The added ingredient is leadership. An important first step would be for President Cyril Ramaphosa and the nine new premiers to show commitment to ensuring integrity and to improve transparency and accountability.
South Africa performs badly in the global governance context. The country scores 43% and is 73rd out of 180 countries on the latest Transparency International’s Corruption Perception Index. The index focuses on public sector corruption. It draws on surveys and assessments by experts.
It’s also gone backwards from last year in the latest Ibrahim Index on African Governance. South Africa is in 7th position with a combined score of 68%, which is slightly down from 2017. Mauritius is in the first place with 79,5%.
South Africa’s weakest score (57,4%) on this index is on transparency and accountability.
The index defines governance as the provision of the political, social and economic public goods and services that every citizen has the right to expect from their state. It also factors in the state’s responsibility to deliver to its citizens.
One of the significant ways of improving accountability and governance would be to ensure that the work of the Zondo Commission of Inquiry into State Capture results in the successful prosecution of perpetrators.
Other practical steps that should be considered are:
Setting clear targets for each of the new ministers and members of the executive councils. This must include regular public reports on their performance;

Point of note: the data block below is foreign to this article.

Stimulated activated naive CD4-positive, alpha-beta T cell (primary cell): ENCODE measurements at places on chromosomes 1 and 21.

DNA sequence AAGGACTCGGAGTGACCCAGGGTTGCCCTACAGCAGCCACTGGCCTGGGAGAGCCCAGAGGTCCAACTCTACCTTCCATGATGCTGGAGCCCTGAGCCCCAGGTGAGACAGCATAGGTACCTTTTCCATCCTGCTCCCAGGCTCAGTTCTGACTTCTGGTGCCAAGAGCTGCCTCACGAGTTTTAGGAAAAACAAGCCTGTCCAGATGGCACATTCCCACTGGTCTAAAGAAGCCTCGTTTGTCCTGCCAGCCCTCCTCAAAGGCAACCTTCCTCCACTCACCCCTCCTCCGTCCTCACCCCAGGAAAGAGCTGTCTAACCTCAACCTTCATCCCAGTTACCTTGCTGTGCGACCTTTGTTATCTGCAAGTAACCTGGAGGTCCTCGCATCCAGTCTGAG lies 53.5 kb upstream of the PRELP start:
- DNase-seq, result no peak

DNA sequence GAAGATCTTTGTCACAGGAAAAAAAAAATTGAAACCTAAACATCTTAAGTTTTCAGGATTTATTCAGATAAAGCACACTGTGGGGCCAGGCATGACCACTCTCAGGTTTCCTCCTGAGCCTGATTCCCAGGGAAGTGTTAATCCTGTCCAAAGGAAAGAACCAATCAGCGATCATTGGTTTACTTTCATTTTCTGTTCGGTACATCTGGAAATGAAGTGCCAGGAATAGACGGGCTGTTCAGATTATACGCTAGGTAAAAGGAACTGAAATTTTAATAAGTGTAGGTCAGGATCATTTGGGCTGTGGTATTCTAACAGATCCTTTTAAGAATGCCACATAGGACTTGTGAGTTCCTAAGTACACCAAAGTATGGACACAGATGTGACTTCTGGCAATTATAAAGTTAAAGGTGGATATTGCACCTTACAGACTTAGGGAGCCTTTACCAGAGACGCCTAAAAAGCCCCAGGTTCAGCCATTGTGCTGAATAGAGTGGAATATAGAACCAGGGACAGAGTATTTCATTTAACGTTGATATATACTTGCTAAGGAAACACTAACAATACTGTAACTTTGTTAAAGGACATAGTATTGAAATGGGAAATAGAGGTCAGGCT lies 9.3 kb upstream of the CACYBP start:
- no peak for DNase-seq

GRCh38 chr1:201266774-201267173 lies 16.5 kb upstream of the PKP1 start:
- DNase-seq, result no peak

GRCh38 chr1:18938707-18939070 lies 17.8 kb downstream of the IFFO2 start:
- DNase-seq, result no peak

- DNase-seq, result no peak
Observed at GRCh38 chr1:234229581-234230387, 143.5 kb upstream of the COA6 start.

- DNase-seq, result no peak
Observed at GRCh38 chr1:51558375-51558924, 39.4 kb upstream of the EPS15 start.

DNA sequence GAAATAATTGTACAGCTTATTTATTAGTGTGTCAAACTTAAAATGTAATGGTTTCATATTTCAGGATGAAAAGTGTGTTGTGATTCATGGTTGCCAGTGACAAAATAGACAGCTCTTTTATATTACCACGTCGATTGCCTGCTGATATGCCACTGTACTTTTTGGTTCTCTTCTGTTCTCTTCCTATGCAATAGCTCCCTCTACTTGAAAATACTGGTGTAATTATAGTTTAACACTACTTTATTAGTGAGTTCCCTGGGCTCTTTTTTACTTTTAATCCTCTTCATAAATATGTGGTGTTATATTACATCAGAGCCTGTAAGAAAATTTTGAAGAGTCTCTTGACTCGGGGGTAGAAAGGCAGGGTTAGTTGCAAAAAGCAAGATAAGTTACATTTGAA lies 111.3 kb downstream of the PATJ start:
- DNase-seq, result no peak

Adopting a good governance programme that focuses on enhancing integrity, transparency and accountability;
Sourcing the best expertise in the public and private sectors to fill key senior management positions;
Appointing a senior manager as “chief ethics officer”. This could be the secretary to the national cabinet and secretary to the cabinet in each province;
Strengthening the oversight role of the nine provincial legislatures and Parliament. This could be done by ensuring compliance with the accountability requirements in the various pieces of legislation;
Ensuring the effective use of information technology to enhance good governance; and
Creating an enabling environment for more constructive community involvement when it comes to delivering public services.
Practical measures like this would help improve the quality of governance. It would also contribute to improving South Africa’s score on the Ibrahim Index.
Why governance matters
Poor governance compounds the already huge task facing the newly elected executives. South Africa has huge economic and social inequalities. This means that it needs a new pragmatic approach that uses the skills and expertise of all citizens, beyond what the government is able to provide.
This implies the development of innovative solutions to some of the country’s biggest problems. These include a lack of adequate housing, poor education and a lack of safety. And every day ordinary South Africans feel the brunt of dysfunctional municipalities. These need to be turned into well-functioning entities that serve their communities well.